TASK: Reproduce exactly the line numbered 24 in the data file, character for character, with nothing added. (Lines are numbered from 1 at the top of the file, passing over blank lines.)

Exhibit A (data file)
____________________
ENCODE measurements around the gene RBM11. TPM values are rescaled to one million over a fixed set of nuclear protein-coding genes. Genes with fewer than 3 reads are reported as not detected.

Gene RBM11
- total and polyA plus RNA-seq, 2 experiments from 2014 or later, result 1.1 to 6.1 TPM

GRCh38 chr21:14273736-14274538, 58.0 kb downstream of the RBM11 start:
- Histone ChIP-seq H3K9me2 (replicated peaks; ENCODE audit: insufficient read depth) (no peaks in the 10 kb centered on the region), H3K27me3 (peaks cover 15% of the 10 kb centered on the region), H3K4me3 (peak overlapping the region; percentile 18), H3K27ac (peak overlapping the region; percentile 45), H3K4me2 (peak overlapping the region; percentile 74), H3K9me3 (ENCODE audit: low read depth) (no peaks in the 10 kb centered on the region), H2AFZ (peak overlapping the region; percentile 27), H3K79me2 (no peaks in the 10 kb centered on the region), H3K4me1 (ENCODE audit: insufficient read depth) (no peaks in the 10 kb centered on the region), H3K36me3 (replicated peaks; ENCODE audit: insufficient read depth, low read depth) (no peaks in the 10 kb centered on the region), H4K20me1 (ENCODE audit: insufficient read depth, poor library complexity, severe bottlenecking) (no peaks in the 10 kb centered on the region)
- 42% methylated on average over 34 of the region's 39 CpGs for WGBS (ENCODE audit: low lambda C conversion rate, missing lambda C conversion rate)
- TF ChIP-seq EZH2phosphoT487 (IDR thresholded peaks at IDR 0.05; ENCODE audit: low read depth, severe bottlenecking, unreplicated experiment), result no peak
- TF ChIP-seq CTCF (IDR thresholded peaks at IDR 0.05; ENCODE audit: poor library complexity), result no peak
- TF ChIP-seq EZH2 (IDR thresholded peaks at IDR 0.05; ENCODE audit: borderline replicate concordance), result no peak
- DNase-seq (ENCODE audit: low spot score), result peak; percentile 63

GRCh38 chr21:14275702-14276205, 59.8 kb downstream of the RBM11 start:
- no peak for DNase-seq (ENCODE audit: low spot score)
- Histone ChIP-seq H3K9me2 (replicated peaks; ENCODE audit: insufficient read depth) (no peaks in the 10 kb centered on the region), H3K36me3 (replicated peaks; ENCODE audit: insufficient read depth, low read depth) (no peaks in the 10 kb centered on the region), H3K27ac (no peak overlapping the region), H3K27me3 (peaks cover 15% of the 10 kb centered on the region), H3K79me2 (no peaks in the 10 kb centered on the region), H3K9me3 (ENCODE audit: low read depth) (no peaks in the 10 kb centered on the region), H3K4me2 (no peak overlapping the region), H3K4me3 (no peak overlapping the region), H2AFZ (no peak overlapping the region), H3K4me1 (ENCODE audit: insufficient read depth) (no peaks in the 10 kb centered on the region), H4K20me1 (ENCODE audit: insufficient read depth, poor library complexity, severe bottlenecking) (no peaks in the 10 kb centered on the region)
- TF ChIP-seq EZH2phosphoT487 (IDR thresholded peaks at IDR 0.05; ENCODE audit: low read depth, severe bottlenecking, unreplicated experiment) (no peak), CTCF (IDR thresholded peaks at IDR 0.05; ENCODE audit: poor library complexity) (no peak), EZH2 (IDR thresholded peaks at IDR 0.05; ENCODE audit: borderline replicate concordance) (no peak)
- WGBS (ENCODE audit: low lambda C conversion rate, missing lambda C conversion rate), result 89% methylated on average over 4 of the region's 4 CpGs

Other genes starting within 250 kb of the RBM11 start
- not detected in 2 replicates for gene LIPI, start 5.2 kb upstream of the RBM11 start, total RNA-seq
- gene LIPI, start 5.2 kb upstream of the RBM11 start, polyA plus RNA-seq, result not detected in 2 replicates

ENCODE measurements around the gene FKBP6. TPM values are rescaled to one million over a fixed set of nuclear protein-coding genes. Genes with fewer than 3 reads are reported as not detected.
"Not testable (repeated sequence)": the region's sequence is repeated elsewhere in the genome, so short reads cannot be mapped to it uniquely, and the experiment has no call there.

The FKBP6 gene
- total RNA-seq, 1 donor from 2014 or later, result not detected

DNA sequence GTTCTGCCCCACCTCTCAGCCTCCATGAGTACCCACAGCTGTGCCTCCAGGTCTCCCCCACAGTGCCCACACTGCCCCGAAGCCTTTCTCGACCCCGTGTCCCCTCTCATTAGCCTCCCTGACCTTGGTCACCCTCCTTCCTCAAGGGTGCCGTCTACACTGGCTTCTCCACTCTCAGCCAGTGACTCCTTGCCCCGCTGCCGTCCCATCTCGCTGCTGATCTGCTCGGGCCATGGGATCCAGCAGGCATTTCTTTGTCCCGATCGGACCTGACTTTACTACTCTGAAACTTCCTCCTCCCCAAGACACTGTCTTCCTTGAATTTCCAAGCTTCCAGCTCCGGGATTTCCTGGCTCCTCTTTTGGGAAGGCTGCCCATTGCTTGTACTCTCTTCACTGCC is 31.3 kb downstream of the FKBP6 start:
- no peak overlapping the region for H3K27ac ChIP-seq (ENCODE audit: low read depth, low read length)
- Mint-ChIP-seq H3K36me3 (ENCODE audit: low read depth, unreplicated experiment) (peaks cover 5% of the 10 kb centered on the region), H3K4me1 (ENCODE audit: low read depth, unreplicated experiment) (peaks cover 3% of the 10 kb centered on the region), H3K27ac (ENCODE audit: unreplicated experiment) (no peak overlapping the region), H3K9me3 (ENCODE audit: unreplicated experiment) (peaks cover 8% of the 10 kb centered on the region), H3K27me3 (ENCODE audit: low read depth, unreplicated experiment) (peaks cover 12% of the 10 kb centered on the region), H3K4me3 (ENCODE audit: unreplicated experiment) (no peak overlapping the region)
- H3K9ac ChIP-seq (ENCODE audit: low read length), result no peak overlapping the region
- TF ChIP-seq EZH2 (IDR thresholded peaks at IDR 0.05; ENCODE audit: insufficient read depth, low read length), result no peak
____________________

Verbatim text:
- no peak overlapping the region for H3K27ac ChIP-seq (ENCODE audit: low read depth, low read length)